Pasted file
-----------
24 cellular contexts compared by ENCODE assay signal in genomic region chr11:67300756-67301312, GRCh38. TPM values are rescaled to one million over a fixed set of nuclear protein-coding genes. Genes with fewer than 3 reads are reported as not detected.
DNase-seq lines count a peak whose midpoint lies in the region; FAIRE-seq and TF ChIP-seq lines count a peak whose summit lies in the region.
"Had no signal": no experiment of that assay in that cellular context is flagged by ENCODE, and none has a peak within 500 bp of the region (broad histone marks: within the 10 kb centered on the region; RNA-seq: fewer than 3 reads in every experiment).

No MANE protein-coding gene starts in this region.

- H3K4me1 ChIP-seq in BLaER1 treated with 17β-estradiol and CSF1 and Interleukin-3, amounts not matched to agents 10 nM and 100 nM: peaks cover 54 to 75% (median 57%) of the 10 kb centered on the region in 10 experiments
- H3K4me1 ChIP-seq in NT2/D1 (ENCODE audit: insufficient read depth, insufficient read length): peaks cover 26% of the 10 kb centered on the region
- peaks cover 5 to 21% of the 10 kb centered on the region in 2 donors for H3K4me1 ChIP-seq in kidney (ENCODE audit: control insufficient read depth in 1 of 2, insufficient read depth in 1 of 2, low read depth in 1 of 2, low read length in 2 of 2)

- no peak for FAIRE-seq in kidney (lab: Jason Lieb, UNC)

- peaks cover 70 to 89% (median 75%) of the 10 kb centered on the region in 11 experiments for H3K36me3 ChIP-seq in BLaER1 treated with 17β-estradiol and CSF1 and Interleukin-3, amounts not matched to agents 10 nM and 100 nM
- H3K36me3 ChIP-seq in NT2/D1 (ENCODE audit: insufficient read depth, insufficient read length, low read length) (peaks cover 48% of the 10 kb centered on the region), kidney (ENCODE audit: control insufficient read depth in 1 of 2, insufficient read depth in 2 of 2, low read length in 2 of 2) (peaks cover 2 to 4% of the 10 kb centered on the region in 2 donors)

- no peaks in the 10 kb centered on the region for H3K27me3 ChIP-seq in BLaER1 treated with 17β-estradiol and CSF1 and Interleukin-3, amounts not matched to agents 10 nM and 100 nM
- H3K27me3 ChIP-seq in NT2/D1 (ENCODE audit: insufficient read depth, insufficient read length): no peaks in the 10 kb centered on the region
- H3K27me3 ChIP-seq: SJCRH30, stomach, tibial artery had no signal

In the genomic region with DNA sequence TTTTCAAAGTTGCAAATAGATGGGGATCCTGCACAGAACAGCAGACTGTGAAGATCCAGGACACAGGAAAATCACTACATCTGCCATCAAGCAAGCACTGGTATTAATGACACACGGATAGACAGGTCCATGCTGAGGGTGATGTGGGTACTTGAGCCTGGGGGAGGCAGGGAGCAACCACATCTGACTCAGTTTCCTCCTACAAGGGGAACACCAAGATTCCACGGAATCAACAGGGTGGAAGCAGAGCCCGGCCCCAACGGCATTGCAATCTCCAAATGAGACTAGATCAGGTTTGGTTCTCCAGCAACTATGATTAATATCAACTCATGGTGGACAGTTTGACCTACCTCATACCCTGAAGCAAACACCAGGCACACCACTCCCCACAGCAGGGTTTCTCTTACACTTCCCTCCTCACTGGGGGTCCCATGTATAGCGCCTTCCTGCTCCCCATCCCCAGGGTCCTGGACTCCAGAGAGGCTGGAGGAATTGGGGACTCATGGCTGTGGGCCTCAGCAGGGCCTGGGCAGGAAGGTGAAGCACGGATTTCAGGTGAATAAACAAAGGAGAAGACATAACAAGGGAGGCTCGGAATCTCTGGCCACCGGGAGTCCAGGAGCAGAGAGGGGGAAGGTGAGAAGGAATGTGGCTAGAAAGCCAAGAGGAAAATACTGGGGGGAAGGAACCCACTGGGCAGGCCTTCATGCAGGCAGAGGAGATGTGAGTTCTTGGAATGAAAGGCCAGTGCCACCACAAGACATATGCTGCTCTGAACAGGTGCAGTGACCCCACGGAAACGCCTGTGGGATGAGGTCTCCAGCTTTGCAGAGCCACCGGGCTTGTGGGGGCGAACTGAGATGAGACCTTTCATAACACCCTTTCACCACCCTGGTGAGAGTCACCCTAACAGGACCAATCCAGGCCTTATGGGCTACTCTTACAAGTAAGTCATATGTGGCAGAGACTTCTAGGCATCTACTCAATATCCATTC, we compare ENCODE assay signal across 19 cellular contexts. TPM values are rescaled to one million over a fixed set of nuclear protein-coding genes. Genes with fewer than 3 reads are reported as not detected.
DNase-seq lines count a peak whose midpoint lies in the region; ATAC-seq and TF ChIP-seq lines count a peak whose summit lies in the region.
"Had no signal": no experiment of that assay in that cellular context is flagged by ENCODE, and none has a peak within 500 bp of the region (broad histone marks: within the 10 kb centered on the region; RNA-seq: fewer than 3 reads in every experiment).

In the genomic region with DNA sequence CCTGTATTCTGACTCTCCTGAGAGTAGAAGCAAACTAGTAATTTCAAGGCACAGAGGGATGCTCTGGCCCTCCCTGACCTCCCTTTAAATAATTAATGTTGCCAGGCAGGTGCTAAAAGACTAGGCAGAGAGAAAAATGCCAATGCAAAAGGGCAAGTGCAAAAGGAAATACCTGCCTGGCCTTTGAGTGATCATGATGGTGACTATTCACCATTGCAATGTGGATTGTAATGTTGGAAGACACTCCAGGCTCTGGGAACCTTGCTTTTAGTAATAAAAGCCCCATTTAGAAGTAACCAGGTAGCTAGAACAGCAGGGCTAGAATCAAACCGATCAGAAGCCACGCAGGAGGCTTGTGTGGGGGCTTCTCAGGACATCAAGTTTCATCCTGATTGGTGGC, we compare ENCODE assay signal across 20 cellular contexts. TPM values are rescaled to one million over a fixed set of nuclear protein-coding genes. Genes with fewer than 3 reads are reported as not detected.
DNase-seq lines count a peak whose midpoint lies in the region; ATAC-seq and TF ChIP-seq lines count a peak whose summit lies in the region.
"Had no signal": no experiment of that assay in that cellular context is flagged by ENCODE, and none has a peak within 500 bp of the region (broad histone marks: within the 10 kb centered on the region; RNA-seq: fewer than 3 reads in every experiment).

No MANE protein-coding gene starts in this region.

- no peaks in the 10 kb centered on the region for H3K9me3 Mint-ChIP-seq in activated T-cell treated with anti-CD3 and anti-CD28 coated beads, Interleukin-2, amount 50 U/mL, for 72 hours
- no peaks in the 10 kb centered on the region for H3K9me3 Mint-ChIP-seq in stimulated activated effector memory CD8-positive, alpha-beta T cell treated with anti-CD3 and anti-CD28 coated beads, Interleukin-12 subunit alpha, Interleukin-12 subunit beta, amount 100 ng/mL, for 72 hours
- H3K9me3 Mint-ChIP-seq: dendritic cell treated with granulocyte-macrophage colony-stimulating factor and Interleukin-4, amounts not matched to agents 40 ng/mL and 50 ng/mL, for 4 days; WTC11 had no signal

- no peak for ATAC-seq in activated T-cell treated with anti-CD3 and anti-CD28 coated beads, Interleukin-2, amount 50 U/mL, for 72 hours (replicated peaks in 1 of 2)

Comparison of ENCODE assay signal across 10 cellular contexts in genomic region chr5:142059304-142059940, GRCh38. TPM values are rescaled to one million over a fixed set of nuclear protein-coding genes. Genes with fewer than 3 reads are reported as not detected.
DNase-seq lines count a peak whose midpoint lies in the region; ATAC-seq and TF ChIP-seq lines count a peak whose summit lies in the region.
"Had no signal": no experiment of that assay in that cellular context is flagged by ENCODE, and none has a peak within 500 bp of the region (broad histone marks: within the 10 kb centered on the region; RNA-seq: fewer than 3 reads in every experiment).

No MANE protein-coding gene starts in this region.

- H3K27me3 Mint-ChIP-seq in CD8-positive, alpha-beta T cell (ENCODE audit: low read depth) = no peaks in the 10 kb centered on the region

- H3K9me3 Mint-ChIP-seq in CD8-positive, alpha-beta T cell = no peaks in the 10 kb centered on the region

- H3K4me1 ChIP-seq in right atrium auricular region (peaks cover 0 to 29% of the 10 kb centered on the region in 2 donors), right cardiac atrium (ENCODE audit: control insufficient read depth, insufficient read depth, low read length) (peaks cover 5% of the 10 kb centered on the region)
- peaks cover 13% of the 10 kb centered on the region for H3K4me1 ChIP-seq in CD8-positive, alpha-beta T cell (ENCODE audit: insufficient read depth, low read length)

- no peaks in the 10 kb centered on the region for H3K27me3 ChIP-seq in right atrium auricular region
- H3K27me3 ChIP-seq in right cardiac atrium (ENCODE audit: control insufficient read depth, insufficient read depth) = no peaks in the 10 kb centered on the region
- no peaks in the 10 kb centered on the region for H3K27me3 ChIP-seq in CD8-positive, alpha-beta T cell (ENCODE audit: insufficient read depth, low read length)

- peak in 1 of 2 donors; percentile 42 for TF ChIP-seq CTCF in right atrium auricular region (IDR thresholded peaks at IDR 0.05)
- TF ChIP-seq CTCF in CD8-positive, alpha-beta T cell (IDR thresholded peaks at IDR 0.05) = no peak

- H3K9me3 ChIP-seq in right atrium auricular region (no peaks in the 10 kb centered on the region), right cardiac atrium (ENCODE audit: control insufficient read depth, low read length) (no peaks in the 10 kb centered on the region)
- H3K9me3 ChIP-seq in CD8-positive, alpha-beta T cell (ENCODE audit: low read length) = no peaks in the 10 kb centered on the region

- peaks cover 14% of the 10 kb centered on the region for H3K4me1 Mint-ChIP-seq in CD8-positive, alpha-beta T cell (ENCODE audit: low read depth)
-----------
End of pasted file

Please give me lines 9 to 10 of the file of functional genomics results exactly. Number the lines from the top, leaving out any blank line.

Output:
- peaks cover 70 to 89% (median 75%) of the 10 kb centered on the region in 11 experiments for H3K36me3 ChIP-seq in BLaER1 treated with 17β-estradiol and CSF1 and Interleukin-3, amounts not matched to agents 10 nM and 100 nM
- H3K36me3 ChIP-seq in NT2/D1 (ENCODE audit: insufficient read depth, insufficient read length, low read length) (peaks cover 48% of the 10 kb centered on the region), kidney (ENCODE audit: control insufficient read depth in 1 of 2, insufficient read depth in 2 of 2, low read length in 2 of 2) (peaks cover 2 to 4% of the 10 kb centered on the region in 2 donors)